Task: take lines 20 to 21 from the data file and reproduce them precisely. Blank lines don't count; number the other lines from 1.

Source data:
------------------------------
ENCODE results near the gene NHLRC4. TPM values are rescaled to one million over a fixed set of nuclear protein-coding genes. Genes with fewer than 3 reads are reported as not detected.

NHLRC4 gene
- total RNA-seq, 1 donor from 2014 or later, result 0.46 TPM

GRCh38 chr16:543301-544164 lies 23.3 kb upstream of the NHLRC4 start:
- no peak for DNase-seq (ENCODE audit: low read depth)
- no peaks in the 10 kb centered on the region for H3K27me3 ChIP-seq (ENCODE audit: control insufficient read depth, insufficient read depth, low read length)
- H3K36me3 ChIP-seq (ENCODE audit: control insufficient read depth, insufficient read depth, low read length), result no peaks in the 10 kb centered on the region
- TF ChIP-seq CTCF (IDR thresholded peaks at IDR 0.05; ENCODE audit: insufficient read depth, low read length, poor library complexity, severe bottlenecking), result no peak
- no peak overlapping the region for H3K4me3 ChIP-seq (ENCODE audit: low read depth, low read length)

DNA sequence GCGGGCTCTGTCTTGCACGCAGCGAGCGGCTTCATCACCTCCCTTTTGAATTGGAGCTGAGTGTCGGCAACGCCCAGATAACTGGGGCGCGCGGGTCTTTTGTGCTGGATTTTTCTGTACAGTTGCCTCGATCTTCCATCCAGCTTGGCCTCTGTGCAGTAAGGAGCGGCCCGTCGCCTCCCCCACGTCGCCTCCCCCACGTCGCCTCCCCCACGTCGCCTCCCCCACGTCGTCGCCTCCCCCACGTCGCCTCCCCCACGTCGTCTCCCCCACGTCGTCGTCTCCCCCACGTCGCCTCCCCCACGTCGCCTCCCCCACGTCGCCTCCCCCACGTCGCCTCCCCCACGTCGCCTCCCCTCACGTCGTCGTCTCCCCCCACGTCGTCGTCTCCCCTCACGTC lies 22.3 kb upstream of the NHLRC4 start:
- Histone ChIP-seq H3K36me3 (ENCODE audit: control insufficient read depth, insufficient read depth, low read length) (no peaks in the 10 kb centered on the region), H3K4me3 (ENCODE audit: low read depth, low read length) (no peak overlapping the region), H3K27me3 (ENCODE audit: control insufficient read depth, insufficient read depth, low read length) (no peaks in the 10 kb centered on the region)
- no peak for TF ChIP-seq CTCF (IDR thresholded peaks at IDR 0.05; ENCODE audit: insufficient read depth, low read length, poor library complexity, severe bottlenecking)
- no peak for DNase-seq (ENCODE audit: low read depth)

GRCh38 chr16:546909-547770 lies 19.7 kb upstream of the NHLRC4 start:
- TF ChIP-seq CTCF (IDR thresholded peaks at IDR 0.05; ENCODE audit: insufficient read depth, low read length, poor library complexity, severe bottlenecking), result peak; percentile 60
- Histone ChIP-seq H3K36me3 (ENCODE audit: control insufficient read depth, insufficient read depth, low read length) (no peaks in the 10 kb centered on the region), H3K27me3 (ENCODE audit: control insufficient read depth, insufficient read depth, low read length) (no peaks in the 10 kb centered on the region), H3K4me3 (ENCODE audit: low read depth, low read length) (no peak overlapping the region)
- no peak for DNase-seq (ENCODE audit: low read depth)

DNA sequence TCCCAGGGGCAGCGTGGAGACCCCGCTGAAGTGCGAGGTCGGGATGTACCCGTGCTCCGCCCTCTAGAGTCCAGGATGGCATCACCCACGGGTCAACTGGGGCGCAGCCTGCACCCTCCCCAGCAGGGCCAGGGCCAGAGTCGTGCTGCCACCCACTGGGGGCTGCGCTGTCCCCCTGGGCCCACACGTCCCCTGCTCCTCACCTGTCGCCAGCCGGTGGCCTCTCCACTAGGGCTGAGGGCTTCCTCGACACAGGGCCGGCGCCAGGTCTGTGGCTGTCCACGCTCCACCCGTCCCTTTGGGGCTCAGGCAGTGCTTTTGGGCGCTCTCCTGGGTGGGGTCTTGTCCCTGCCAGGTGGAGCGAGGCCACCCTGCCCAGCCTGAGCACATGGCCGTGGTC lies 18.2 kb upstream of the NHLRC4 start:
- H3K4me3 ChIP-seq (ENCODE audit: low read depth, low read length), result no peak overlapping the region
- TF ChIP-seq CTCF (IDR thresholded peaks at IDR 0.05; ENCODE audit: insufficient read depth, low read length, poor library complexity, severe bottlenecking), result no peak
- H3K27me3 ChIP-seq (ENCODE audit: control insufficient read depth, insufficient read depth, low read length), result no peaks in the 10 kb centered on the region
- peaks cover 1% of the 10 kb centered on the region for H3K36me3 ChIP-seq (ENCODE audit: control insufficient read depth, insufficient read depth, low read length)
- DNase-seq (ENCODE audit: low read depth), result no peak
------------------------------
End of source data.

- TF ChIP-seq CTCF (IDR thresholded peaks at IDR 0.05; ENCODE audit: insufficient read depth, low read length, poor library complexity, severe bottlenecking), result no peak
- H3K27me3 ChIP-seq (ENCODE audit: control insufficient read depth, insufficient read depth, low read length), result no peaks in the 10 kb centered on the region